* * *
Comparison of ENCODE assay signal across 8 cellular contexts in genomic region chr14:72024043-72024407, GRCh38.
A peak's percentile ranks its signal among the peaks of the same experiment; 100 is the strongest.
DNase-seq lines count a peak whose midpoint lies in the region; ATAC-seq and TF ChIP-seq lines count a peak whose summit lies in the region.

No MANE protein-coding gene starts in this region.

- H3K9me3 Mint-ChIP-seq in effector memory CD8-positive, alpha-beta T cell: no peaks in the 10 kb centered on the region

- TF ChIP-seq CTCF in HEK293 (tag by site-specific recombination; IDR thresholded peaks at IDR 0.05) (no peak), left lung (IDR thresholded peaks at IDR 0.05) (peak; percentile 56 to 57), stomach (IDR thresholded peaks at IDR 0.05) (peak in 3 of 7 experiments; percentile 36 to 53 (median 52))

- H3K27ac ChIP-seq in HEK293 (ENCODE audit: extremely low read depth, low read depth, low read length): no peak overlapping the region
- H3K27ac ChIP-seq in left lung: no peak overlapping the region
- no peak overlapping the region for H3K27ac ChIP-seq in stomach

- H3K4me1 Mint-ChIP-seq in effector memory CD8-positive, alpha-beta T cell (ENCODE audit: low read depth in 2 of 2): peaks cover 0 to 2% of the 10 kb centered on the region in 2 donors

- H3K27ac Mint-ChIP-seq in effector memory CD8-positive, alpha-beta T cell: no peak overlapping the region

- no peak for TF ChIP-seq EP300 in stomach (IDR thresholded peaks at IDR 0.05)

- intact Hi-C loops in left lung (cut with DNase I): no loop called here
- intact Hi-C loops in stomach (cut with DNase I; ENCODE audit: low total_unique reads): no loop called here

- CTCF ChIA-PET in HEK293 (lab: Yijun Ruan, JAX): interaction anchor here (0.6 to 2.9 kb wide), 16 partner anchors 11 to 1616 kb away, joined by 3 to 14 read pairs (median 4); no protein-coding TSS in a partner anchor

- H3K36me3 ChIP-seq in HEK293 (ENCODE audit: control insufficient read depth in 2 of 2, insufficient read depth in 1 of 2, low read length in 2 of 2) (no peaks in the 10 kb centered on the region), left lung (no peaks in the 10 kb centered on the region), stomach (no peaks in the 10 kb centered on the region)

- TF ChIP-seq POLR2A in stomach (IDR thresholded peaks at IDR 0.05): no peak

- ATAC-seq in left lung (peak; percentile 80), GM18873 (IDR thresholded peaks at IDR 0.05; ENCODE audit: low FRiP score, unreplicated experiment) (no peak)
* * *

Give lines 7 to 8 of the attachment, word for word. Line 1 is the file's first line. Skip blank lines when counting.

- H3K27ac ChIP-seq in HEK293 (ENCODE audit: extremely low read depth, low read depth, low read length): no peak overlapping the region
- H3K27ac ChIP-seq in left lung: no peak overlapping the region